“I think that the administration is making a mistake if the goal is complete verifiable and irreversible denuclearization,” said Hoover’s Auslin. “That train has left the station. The North Koreans are not going to give up their nuclear weapons except by being compelled to do so through force.”

Similarly, on trade, his Asian hosts expect Trump to explain whether and how he intends to boost the economic ties between their countries and the US after he pulled the plug on the TPP.

“Our regional allies and partners are eager to hear whether there is more to US trade policy than lowering bilateral merchandise trade deficits with individual countries,” said Glaser.

Countering China

While North Korea and trade are likely to be two of the most significant single-topic issues, they also tie in with what, according to the scholars, should be the overarching goal for Trump’s trip: to reassure them that while former President Barack Obama’s famous policy of pivoting towards Asia may be history, that does not mean that the US will abandon the region and cede its influence to China.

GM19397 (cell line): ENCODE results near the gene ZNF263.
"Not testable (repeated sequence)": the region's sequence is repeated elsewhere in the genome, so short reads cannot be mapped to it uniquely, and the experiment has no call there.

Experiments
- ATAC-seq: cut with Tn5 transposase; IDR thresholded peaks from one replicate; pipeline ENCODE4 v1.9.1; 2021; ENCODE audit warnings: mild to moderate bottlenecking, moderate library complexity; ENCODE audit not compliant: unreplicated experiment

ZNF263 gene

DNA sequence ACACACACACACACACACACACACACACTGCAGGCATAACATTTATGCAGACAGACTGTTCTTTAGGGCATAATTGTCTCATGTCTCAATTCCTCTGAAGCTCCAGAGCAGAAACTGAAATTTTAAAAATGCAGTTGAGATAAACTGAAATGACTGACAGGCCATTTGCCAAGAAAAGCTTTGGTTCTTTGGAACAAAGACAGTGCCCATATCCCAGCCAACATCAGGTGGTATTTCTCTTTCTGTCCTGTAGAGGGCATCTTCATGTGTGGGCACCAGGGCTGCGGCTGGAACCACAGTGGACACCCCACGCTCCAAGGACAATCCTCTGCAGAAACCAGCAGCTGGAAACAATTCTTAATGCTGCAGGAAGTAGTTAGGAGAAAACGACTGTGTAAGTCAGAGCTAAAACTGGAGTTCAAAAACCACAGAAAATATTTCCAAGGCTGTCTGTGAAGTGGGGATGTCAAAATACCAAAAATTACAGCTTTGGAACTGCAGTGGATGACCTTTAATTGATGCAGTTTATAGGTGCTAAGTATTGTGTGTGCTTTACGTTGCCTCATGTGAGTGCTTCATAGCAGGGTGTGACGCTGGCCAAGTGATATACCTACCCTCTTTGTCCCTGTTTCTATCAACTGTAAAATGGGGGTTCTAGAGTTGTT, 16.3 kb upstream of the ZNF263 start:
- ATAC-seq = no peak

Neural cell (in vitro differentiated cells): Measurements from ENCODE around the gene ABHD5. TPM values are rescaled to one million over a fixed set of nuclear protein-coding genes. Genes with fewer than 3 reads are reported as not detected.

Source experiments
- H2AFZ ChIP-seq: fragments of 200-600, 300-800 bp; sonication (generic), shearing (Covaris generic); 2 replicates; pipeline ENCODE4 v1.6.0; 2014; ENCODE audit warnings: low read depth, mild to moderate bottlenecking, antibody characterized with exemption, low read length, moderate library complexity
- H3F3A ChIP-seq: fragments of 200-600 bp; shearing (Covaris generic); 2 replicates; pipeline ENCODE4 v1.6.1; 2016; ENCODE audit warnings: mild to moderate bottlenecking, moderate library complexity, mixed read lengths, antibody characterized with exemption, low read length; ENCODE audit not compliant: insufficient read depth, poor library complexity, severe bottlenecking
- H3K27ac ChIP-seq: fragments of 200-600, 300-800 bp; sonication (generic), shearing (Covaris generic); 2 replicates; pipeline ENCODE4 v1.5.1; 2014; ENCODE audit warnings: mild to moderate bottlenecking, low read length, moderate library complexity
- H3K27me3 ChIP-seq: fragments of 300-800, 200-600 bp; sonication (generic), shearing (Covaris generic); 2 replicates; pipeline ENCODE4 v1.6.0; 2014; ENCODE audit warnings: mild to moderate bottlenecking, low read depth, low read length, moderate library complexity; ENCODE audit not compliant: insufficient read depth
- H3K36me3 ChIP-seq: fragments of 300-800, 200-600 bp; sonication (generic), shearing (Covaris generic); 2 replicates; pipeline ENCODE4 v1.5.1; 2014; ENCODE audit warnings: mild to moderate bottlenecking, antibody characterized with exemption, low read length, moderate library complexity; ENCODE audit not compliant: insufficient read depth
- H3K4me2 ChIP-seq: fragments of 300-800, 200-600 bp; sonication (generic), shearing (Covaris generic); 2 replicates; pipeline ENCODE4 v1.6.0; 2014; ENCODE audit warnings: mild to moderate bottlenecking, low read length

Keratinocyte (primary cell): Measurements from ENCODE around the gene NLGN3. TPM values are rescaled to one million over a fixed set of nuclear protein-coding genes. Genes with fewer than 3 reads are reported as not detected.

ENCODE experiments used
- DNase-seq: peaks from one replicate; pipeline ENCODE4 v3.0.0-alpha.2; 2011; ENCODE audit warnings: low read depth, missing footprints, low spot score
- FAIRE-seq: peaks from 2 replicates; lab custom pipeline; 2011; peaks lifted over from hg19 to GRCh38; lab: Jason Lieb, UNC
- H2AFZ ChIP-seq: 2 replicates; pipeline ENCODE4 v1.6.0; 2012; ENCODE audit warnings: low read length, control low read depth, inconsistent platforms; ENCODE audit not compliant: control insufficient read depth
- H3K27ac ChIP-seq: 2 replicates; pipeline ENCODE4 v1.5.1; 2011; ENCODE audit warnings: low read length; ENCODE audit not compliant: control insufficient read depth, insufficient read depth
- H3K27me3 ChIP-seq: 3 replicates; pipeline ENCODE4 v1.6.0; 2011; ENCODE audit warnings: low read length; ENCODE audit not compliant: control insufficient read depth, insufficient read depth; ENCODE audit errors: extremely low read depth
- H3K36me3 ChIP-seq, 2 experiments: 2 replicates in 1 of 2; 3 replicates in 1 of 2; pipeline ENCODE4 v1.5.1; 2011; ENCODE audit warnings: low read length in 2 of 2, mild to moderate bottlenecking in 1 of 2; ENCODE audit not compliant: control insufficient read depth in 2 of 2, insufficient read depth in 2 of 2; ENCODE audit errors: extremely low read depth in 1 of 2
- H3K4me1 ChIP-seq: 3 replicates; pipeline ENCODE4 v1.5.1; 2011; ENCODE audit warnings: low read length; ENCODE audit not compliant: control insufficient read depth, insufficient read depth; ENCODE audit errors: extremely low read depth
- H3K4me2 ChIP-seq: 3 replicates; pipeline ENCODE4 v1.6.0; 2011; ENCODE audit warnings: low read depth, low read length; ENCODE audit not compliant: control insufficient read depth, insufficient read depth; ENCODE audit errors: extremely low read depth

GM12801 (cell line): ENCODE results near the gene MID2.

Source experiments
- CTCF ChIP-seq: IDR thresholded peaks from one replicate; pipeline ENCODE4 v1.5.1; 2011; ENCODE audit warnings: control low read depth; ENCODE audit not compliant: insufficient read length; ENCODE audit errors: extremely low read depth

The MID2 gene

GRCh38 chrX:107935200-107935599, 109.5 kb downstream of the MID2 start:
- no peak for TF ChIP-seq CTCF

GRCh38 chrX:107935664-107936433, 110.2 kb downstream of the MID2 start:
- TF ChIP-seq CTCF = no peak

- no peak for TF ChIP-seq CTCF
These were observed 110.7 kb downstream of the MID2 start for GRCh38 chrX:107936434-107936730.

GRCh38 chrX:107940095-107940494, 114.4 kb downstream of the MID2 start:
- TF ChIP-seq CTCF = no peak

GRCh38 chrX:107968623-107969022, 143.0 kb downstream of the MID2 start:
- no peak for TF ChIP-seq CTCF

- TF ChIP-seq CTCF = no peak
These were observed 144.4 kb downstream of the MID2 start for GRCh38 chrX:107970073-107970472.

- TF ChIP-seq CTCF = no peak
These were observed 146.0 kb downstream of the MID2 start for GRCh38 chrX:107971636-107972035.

ASEAN summit Barack Obama and Wen Jiabao (picture-alliance/dpa)Trump seems to be abandoning Obama’s famous pivot to Asia policy

“Probably the biggest thing is that he has to go Asia and basically talk about why the United States remains vital to Asia’s future,” said Auslin. ”There are a lot of assumptions that this is China’s moment. He needs to change that perception and instead continue to convince people that the United States is going to play a major role in Asia under the Trump presidency.”

But with the White House confirming that the president will not attend the East Asia summit, a meeting of 18 Asia-Pacific nations in the Philippines, Trump’s trip is already starting off on the wrong foot, noted Auslin. “The biggest mistake they are making as far as it has been reported is that he is skipping the East Asia summit.”

While very little is actually formally accomplished at these East Asian summits, according to Auslin, it is nevertheless considered a key event to meet and talk for Asian leaders. “By not showing up President Trump does actually cede ground to Chinese President Xi Jinping and allow him to become the focus of attention.” (Radio Deutsche Welle)